Bay City coach Robert Jones knows the rivalry with El Campo has taken on a different tone over the years.

But nothing has changed when it comes to playing for bragging rights.

“Back in the day we used to go to their campus and do stuff and they would come here and do stuff,” Jones said. “That kind of stuff has died off. But I know they’re going to be fired up because they hear from both communities when they’re at home.”

The No. 3 Ricebirds (6-1, 2-0) and Blackcats (2-4, 0-2) will play for the 118th time and 102nd consecutive year in the state’s oldest continuous rivalry when they meet in a District 12-4A, Division I game at 7 p.m. Friday at Bay City’s Memorial Stadium.

First-year El Campo head coach Chad Worrell is looking forward to becoming a part of the rivalry and continuing the Ricebirds’ success.

El Campo leads the series 64-44-9 and has won 14 of the last 15 meetings between the teams.

“I knew that it was one of the oldest in Texas,” Worrell said. “It’s been interesting since I’ve gotten here since Day 1 people have been talking about you’ve got to beat Bay City. Obviously, it’s really nostalgic and really cool to be a part of the tradition.”

The players enjoy getting the chance to perform before a large crowd in a big-game atmosphere.

But in a game with quite a bit of back-and-forth banter, they do their best to keep their emotions in check.

“There’s definitely a lot going into it with all the 118-year rivalry,” said El Campo senior lineman Jack Dorotik. “Especially during the game, everyone is fighting super hard and is super intense. Oh yeah, there is a lot of talking. You just have to keep your head straight. In a game like this penalties are big, especially when it’s close. You have to keep your teammates out of trouble. That’s really important besides playing hard of course.”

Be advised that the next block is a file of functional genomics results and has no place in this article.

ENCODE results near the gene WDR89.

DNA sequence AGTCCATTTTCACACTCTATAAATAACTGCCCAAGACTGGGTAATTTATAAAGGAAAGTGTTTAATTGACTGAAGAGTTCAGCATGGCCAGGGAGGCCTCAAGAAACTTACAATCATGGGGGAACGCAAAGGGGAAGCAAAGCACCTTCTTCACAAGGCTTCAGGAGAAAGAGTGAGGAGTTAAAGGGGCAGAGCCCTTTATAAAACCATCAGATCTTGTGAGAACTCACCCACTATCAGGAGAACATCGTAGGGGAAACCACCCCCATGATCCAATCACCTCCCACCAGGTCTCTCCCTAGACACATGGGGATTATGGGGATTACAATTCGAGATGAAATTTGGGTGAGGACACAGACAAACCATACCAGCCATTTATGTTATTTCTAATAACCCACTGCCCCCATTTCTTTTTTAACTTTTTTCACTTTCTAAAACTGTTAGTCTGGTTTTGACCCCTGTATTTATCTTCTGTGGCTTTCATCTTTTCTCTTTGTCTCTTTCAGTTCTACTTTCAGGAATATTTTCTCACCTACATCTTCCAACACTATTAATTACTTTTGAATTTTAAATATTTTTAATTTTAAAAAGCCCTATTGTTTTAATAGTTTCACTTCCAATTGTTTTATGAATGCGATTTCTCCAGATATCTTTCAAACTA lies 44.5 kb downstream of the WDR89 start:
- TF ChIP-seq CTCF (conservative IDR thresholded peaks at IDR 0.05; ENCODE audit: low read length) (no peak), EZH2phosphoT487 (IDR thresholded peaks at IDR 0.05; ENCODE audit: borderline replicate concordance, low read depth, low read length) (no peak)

Bay City freshman running back Jada Andrews grew up watching the game in the stands and is looking forward to becoming part of the rivalry.

“I’ve been watching this since I was a little baby,” Andrews said. “It’s the same thing. It’s the sport I love. It’s my turn. I finally get to play on varsity on Friday nights.”

The Blackcats have only one senior starting on offense and one on defense and have experienced some rough patches.

“It’s just trial by error,” said Jones, who played at Bay City. “We’re letting the guys learn from their mistakes this year. We’re building for the future. The kids that we’ve got have bought in. They show up every day. They’re young and they learn from their mistakes.”

El Campo has high expectations for this season and is coming off a 69-47 win over Brazosport in which running back Rueben Owens rushed for 342 yards and five touchdowns and was named the Class 4A Built Ford Tough Player of the Week.

“You really want to treat it as any other game,” Worrell said. “That’s what we’ve tried to do this year is really work on getting our kids on an even keel and preparing for everyone the same way.

“It doesn’t matter if it’s a rivalry,” he continued. “It doesn’t matter if it’s an undefeated team. It doesn’t matter if it’s in the playoffs in the third round. It doesn’t matter who it is. We’re going to prepare for each team the same and get out there and get after it.”

If the history of the rivalry is any indication, neither team has to worry about being ready to play.

“To think back about the history and all the people who have played in these games over the years,” Worrell said, “and how many great players and coaches have been part of this game is something special to be a part of.”

“I’ve been preaching that to the kids all week,” Jones added. “It’s going to be packed on both sides of the stadium. When this game comes, records don’t mean anything. The team that comes out and hits the other one in the mouth and plays with heart and passion...you can’t coach that. You have to play like that on Friday night.”

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Mike Forman is the sports editor of the Victoria Advocate. Contact him at 361-580-6588 or by email at mforman@vicad.com. Follow him on Twitter at @mikeforman21

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Mike Forman is the sports editor of the Victoria Advocate. He has worked at the Advocate since 1982. He has a bachelor's degree from SMU and a master's degree from UCLA.

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